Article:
4. Crystal says:

    It’s my first time cooking with wine and – not being a wine drinker myself – I immediately panicked at the thought of my remaining bottle going to .. but then you saved my life with this post – thanks!

  5. Mmmmm…winesicles!

  6. great


  8. Good tip and probably better than the ice cube thing. I too used to avoid cooking with wine but now add it to everything since I make my own win ($2-$6 per bottle). This gives me a) nearly unlimited wine (I have two hundred bottles in my cellar) and b) various size bottles and the equipment to cork up any leftovers.

  9. No point for me to freeze leftover wine, as there never is any! If a recipe calls for 1c. of wine, then oh darn… I guess bf and I are going to have to finish the rest! :D

    Nice to know it can be done IF the need ever arises though. :)

  10. Funny you say that about bags of blood… I’m about to be certified as a Clinical Laboratory Scientist which means I *could* be working in a blood bank with real bags of blood! :P My life is full of irony.

  11. freezing wine makes a lot of sense! i didnt really think about it before but im really intrigued. haha looks like bags of blood tho, kinda halloween-ish huh! :)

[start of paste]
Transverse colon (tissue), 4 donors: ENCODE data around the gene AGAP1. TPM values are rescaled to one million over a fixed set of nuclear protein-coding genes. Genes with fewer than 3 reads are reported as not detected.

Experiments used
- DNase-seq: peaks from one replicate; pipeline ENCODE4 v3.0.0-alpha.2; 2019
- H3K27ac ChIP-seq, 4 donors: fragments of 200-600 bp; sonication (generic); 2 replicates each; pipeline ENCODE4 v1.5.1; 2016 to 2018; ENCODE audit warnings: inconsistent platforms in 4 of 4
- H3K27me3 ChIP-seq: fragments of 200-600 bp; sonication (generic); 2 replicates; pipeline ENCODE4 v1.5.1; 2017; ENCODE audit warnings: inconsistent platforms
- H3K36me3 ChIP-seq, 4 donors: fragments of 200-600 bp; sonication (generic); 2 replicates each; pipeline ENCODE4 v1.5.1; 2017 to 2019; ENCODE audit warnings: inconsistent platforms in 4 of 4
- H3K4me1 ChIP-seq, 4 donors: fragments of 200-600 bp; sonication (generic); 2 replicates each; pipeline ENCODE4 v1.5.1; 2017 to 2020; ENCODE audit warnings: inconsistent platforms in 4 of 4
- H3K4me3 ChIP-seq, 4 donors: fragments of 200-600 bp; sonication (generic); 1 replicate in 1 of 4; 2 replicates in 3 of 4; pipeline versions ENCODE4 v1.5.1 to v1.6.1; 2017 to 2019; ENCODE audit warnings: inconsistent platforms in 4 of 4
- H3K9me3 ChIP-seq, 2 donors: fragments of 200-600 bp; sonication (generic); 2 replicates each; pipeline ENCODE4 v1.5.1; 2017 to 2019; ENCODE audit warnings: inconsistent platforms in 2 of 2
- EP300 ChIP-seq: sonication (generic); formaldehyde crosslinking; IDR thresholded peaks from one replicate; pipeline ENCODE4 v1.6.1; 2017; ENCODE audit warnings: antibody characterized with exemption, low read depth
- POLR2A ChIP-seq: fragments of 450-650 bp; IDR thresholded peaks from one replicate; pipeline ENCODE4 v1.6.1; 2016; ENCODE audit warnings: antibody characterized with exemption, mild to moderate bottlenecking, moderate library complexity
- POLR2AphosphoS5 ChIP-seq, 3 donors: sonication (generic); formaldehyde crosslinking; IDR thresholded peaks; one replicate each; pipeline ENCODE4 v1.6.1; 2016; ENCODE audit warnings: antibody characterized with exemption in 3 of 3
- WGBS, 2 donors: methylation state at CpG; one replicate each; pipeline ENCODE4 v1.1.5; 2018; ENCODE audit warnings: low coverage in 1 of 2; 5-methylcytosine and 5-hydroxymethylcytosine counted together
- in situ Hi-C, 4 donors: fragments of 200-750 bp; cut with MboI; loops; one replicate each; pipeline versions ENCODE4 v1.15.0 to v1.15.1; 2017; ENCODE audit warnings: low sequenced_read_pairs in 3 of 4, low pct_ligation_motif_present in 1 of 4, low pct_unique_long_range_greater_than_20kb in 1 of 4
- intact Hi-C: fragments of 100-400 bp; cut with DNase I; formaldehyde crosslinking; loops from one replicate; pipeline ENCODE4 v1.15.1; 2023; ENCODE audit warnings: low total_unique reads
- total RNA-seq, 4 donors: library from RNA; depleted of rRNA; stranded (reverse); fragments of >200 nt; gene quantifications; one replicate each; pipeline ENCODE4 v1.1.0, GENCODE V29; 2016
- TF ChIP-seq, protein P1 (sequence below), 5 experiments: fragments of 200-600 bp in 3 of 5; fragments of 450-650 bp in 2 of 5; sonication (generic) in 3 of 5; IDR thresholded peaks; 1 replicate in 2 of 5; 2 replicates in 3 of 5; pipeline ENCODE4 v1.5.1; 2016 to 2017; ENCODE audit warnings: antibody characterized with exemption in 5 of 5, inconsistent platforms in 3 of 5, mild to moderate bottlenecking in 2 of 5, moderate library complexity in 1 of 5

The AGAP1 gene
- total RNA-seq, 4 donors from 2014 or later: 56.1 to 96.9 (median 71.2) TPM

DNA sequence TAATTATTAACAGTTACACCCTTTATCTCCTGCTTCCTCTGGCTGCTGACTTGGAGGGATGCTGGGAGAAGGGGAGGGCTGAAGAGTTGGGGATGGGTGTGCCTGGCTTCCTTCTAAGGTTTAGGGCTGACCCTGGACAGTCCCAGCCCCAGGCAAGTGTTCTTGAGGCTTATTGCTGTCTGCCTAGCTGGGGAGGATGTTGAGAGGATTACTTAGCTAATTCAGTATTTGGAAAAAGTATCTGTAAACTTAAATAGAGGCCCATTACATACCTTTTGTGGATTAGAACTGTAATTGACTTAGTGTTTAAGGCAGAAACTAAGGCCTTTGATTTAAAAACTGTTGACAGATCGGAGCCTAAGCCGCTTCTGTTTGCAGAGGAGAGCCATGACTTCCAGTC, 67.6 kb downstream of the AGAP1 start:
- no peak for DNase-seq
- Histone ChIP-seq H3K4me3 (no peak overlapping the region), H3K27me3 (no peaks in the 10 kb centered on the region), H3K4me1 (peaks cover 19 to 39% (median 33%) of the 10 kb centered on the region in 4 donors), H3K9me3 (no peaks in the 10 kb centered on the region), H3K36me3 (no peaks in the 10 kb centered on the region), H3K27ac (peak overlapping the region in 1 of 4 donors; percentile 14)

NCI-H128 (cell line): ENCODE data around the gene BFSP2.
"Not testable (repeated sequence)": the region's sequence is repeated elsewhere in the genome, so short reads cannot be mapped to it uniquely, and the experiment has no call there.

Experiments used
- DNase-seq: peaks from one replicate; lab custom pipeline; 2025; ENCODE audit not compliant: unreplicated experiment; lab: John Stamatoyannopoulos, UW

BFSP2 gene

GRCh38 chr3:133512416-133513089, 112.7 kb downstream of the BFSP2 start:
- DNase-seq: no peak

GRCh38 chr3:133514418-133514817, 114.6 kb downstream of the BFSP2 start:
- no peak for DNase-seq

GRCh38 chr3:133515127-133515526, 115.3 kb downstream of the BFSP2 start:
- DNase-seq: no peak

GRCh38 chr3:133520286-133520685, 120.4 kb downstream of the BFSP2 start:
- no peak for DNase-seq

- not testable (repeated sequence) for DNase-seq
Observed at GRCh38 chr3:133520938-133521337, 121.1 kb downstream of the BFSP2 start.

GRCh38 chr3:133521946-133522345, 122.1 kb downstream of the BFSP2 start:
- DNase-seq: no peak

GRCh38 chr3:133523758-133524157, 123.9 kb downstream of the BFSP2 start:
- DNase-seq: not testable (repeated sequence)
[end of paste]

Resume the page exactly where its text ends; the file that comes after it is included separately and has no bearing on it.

12. What a great idea. Right now I am stuck with a huge bottle of shiraz that no one drank at my Saturday get-together. I’ll definitely give this a try.

    I also just want to say that I LOVE your blog, and it’s been a help and inspiration to me as a Poor Grad Student. I’m posting about you today on my own blog :-)

  13. I don’t generally freeze wine for cooking, but I subscribe to the bottle of dry white vermouth on the counter method of having a splash of wine at the ready. It can fill in for up to half a cup of dry white wine in a risotto, for instance, and makes a handy deglazer any time. Plus, mushrooms really, really like vermouth!

  14. Suzann says:

    To avoid freezer burn, you could use the disposable plastic ice cube tray/bags that you can find in camping stores.

  15. This is a Julia Child’s trick. I keep a bottle of vermouth, different flavor then red wine of course, in my fridge. It will be good for about a year. I use it in most of my soups, braises, roasted vegetables, and more.

  16. I’ve never had to freeze wine. For me cooking with wine is a way to use wine that I’ve been drinking that I’m afraid is going to turn soon. I’m also a big believer in only cooking with wine I want to drink because of how concentrated the flavors get. I love adding some good merlot to pasta sauce to add depth when I’m near the end of a bottle. There are really good bottles coming out now with screw tops because more and more wineries are realizing it’s better for the wine than a traditional cork and a screw top will last several days after being opened. If it’ll be open more than 3 days I use a little wine preserver that replaces the air in a bottle with an inert gas so it stays good for weeks without tasting odd. The preserver is under $10 at my local wine shop and a bottle lasts a long while.